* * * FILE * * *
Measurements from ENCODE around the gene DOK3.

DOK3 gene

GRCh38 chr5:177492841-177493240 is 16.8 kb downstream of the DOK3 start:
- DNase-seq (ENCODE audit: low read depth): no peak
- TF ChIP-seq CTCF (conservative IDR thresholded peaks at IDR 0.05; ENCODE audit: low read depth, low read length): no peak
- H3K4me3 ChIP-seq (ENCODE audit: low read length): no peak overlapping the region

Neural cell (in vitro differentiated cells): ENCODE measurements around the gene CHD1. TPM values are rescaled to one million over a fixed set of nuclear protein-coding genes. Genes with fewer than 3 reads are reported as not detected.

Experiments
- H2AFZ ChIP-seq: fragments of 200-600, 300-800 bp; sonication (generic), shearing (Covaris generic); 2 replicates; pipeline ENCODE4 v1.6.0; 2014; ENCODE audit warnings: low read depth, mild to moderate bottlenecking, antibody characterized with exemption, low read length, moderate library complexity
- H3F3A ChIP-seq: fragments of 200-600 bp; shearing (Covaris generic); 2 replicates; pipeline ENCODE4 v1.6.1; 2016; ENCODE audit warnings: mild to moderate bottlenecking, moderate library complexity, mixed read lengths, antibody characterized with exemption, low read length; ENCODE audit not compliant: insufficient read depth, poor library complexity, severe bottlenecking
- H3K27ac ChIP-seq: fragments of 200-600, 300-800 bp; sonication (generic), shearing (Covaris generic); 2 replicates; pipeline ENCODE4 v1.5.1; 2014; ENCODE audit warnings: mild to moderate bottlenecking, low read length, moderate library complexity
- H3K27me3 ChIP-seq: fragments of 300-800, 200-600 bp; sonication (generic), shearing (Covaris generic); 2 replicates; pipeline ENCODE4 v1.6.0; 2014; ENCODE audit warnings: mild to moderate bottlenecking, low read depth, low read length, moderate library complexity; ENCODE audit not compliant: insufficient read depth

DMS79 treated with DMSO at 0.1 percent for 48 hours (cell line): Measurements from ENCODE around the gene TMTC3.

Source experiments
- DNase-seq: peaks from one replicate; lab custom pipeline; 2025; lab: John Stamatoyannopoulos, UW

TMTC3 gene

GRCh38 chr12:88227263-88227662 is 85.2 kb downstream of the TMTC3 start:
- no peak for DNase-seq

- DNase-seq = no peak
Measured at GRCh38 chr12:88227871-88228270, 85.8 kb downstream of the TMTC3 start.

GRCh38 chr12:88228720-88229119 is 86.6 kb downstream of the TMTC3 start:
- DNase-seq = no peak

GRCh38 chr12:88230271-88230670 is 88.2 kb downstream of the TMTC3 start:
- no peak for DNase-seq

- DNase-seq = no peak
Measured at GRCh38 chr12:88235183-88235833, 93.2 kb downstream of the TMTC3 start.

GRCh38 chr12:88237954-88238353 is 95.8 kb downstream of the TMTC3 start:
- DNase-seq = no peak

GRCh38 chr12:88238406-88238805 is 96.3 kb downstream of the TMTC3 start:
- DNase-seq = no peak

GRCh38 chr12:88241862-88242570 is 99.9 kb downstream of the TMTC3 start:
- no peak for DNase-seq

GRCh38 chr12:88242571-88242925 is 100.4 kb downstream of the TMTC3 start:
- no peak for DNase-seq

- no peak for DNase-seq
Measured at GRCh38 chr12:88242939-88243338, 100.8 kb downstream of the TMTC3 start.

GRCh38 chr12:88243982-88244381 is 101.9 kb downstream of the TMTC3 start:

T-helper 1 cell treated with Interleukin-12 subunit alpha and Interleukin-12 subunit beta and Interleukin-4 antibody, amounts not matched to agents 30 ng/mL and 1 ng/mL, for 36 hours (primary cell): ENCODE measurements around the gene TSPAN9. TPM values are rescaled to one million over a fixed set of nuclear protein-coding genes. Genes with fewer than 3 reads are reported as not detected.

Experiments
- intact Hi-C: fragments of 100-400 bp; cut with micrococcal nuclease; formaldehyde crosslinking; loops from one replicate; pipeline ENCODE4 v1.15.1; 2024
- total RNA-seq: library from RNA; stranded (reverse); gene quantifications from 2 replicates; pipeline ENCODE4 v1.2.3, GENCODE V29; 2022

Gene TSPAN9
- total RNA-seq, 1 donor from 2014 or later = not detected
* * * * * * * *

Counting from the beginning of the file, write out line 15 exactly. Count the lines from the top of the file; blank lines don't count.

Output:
- DNase-seq: peaks from one replicate; lab custom pipeline; 2025; lab: John Stamatoyannopoulos, UW